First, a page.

Blue skies and a few puffy clouds greet me this morning. A hot wind is blowing strongly from the east, a good sign that there could be rain coming. My plan was to turn on the computer and start writing right away, but then I notice a couple of bird feeders are empty, and those flowers over there look like they could use a bit more water, and, oh look! juvenile Scott’s orioles in my yellow bells bushes in the front yard and you know I have to stop and watch them, and so, it is now 11 a.m. and I have not even eaten breakfast yet!
If you want to attract wildlife to your yard, these bushes are perfect. This morning when I went to open the front bedroom shutters I found 8 to 10 lesser goldfinches perched in the branches and gleaning some sort of tiny insect of the leaves, flowers and seed pods. Then I noticed a pair of juvenile Scott’s Orioles were in the bushes with them, along with a few house sparrows. I frequently find desert cottontails napping beneath these bushes or coveys of Gambel’s Quail. Hummingbirds are attracted to the tubular yellow flowers as well as orioles, and it is not unusual to find cardinals and pyrrhuloxoias seeking shelter in the branches either. This plant is deciduous, drought tolerant and it likes heat. However, it does need a regular watering.
With all the birds and wildlife I’ve attracted to my yard some of my plants have not fared so well. I wrote about the purslane that I fenced off in a previous post. Well, that one is starting to come back, but…
…now the larger plants are suffering and I fear I will have to fence them off also. I can’t help but think that as soon as the monsoon arrives and the rain waters the desert it will bloom so richly that my garden plants will finally be spared.
I am trying to enhance this bird feeding area on the north side of my house. This is the view I have when I look out the den window. The den is where I do all my blogging and writing. Plus, by encouraging the birds to feed over here, it keeps my backyard cleaner and it doesn't disturb the birds when we go outside. However, I still keep birdbaths, thistle seed feeders and nectar feeders in the backyard. I try to attract the more gentle birds there and keep the raucous guys over here. Since curve-billed thrashers often come to the feeders I prefer to attract them on this side as they will kill hummingbirds. By feeding the hummingbirds in the backyard they can feed in peace and relative safety.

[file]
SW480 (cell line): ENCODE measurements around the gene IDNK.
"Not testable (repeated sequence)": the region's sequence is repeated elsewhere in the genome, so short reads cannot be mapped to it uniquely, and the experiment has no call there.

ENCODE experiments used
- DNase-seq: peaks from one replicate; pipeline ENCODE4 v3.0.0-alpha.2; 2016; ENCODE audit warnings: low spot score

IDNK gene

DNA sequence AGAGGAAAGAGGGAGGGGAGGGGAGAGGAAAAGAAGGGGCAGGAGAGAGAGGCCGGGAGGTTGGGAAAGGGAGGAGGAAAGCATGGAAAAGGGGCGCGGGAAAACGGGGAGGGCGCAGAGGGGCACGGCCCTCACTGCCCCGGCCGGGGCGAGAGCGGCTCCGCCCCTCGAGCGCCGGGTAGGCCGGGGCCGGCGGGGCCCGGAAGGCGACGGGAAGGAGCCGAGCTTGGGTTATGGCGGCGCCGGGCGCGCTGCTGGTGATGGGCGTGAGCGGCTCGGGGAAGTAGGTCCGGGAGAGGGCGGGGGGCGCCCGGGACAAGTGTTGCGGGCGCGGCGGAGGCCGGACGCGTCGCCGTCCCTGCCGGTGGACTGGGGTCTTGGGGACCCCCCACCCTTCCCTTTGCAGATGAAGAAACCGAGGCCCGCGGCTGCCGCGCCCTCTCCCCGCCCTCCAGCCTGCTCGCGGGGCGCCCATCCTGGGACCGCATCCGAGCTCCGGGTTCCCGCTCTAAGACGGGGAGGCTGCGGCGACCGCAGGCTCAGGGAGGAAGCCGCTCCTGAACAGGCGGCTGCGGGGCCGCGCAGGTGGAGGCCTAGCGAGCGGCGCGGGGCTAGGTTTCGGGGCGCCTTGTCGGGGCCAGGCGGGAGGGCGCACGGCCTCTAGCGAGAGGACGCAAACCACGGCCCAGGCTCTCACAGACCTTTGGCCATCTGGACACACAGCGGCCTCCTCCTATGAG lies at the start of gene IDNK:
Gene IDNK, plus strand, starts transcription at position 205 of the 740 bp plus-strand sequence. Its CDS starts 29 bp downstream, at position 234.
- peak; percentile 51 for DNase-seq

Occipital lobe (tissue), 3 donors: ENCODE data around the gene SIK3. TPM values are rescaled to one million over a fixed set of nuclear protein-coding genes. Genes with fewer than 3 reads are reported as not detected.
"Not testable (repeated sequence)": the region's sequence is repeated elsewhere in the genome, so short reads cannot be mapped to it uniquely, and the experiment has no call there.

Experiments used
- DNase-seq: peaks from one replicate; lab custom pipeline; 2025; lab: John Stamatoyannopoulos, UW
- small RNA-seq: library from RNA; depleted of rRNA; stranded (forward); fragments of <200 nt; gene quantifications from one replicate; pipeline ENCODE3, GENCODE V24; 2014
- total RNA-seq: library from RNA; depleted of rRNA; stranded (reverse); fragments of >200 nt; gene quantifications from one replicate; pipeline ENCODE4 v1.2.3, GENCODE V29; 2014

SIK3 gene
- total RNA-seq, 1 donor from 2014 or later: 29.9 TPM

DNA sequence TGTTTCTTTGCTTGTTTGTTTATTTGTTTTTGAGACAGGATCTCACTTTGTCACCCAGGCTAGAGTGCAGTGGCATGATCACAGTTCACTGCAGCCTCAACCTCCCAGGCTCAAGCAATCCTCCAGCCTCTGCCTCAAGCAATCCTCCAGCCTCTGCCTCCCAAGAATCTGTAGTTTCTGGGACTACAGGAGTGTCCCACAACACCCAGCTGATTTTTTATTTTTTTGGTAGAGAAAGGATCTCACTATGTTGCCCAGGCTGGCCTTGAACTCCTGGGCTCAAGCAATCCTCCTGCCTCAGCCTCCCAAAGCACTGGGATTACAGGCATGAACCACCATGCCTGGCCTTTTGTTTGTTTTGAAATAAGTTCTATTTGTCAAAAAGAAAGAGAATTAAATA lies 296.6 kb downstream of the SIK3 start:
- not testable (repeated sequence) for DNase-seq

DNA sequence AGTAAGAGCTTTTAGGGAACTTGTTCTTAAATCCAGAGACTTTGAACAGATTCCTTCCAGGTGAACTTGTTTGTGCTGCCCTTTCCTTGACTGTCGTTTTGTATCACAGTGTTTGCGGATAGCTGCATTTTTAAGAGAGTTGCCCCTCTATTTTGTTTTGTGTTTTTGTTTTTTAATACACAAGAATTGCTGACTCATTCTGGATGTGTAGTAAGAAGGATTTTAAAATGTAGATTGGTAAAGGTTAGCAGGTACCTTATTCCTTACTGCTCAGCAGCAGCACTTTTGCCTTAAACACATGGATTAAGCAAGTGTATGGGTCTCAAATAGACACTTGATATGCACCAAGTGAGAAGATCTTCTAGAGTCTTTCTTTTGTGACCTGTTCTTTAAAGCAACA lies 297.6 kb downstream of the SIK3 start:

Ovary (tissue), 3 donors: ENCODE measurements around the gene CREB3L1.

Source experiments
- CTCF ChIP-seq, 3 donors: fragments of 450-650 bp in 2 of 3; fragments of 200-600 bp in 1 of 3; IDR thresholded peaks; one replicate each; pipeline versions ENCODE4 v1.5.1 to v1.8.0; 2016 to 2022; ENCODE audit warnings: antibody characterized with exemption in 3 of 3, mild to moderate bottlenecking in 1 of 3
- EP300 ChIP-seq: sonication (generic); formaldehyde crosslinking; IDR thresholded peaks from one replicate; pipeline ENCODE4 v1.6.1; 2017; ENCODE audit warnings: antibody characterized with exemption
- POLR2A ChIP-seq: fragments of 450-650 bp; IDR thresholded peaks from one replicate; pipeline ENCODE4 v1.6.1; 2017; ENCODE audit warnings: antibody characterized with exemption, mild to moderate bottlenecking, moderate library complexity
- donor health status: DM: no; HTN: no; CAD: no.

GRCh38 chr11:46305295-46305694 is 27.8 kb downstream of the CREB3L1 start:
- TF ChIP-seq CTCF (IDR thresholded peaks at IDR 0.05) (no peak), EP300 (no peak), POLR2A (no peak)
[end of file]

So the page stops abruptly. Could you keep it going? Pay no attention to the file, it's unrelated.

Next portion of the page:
Meanwhile, in the front and side yard my cacti are doing really well and this one in particular has sprouted some new growth. I do not know what this one is called, but it is my favorite. Gus, however, likes the bunny ears prickly pear cactus he planted.
The Bunny ears is up in far left corner of this photo, the poor struggling purslane are just beyond the golden barrel cactus. We planted 3 small saguaros which are doing really well, but we will be long gone before they ever get tall. Planting a saguaro is something you do for future generations and the life and health of the desert. It is like believing there will be a future and that it will be good. It is a spiny hope.
This morning’s clouds have started to thicken. Perhaps we really will have rain today!
Turkey Vulture flying over my head in Sycamore Canyon 7-9-10 @ 11:50 a.m. MST taken with the Nikon D90 18-200mm lens.
Meanwhile, a Turkey Vulture drama has been developing outside my den window. I have been popping up and down while writing this post to get pictures with both the D80 and the D90. It is not over yet but I will be posting that story next instead of what I intended to!